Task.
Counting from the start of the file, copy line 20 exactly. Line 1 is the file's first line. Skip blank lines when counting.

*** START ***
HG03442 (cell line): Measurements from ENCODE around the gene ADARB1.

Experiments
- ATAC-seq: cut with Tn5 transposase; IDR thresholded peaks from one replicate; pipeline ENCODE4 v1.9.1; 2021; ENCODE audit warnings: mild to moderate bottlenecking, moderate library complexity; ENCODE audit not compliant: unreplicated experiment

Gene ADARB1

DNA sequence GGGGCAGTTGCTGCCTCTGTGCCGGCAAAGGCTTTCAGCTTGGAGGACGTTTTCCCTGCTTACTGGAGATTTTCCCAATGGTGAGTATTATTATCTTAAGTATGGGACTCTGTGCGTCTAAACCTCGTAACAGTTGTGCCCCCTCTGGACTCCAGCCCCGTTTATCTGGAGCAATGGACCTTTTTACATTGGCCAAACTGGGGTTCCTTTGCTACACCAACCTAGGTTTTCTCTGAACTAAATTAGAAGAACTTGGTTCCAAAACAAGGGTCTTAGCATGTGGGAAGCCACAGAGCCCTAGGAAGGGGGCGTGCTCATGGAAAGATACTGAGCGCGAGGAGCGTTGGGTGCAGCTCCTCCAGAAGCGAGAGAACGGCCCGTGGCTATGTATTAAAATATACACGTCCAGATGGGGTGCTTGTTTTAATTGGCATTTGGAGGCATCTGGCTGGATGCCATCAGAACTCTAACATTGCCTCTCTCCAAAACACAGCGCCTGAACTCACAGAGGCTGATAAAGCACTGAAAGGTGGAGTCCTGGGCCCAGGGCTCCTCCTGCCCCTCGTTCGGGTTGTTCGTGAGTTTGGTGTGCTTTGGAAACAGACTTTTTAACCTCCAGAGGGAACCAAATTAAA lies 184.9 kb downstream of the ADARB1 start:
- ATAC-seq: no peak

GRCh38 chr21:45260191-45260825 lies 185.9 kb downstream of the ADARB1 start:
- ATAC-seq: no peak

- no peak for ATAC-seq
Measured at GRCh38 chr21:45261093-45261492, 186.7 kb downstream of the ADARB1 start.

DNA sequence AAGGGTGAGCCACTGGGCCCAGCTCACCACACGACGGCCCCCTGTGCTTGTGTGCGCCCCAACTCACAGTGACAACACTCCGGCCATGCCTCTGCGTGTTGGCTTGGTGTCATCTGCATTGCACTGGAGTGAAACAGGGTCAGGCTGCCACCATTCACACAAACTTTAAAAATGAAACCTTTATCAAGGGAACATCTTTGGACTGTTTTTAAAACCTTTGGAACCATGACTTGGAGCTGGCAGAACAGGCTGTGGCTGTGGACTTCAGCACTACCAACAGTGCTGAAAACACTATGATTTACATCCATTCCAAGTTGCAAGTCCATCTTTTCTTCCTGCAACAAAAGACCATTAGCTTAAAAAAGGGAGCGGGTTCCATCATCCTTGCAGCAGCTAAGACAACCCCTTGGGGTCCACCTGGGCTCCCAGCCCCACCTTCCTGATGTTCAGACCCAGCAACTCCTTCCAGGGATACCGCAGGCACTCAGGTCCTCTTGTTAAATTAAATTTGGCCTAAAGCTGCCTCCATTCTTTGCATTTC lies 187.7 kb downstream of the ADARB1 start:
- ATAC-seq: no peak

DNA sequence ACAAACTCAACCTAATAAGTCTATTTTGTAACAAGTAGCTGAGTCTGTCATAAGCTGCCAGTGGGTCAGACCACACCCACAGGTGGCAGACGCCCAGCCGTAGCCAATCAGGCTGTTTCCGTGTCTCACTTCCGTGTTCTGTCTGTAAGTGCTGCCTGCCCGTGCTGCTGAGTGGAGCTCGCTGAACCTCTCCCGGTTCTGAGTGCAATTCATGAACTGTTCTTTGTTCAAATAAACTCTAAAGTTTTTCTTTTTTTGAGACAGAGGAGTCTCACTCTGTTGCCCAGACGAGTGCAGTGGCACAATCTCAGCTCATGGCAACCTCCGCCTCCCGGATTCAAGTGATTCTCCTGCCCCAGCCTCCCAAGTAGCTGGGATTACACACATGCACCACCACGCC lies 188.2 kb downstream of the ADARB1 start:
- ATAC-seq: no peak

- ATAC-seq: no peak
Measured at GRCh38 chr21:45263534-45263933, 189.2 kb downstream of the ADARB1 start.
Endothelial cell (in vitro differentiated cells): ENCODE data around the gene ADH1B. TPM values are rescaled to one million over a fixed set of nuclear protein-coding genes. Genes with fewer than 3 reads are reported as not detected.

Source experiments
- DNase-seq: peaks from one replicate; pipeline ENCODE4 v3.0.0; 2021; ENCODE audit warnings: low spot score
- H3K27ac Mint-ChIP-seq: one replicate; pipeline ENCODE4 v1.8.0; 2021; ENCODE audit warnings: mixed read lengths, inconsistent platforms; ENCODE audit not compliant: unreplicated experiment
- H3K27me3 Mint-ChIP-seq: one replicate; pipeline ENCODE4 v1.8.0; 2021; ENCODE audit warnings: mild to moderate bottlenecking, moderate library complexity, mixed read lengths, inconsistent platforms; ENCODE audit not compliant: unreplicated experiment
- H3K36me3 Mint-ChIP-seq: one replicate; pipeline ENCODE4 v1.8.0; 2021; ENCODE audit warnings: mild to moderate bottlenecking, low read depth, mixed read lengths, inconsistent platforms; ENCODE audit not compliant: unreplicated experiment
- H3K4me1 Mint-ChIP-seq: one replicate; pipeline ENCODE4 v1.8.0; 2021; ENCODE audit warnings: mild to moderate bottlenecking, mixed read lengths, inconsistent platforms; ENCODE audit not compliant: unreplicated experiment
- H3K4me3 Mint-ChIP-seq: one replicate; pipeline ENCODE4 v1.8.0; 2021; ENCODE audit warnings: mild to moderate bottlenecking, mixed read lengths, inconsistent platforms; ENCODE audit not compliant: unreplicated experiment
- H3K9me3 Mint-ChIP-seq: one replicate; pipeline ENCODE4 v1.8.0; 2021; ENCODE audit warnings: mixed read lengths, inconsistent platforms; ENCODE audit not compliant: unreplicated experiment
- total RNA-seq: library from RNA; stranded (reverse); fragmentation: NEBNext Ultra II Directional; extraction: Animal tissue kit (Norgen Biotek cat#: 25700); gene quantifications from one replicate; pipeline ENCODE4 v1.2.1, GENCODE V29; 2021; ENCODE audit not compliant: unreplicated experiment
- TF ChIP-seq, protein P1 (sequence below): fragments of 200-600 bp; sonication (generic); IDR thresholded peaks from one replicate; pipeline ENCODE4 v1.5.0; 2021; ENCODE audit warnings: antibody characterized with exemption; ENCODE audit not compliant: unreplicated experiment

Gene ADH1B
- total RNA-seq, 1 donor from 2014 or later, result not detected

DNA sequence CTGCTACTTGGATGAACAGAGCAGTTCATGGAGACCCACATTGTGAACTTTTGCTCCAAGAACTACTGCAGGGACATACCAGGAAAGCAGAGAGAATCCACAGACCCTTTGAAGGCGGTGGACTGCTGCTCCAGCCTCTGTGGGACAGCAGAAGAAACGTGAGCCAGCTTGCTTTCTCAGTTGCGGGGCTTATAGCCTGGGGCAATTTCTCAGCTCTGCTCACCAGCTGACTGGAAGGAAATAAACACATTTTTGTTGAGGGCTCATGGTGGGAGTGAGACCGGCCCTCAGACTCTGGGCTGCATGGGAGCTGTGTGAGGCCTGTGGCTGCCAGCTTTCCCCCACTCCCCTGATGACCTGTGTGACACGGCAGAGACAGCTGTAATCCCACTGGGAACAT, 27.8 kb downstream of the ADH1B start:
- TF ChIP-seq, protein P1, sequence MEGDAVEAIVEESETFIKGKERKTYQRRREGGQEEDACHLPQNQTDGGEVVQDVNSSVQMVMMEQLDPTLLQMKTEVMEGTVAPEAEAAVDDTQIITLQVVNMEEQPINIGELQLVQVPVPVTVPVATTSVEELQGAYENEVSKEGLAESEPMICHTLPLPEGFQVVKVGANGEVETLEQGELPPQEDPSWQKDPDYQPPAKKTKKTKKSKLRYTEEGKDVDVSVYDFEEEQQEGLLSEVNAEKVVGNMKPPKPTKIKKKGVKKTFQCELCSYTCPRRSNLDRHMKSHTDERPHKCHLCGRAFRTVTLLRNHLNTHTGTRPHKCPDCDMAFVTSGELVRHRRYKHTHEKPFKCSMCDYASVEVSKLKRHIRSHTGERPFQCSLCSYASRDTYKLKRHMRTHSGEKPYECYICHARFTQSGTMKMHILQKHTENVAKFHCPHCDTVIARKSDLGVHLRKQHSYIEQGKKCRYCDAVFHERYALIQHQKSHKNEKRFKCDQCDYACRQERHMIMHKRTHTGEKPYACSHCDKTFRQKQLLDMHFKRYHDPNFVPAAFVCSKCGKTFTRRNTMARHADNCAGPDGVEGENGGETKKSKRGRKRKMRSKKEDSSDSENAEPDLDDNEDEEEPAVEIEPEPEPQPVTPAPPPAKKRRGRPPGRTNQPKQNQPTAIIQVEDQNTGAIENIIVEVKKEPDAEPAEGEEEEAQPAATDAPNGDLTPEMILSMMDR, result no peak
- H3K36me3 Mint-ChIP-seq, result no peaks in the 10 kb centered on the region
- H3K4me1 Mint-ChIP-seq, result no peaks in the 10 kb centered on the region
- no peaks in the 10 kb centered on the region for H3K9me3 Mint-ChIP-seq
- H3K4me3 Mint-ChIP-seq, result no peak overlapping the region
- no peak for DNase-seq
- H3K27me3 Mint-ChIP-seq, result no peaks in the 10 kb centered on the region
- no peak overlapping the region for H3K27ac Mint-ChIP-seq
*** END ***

- H3K27ac Mint-ChIP-seq: one replicate; pipeline ENCODE4 v1.8.0; 2021; ENCODE audit warnings: mixed read lengths, inconsistent platforms; ENCODE audit not compliant: unreplicated experiment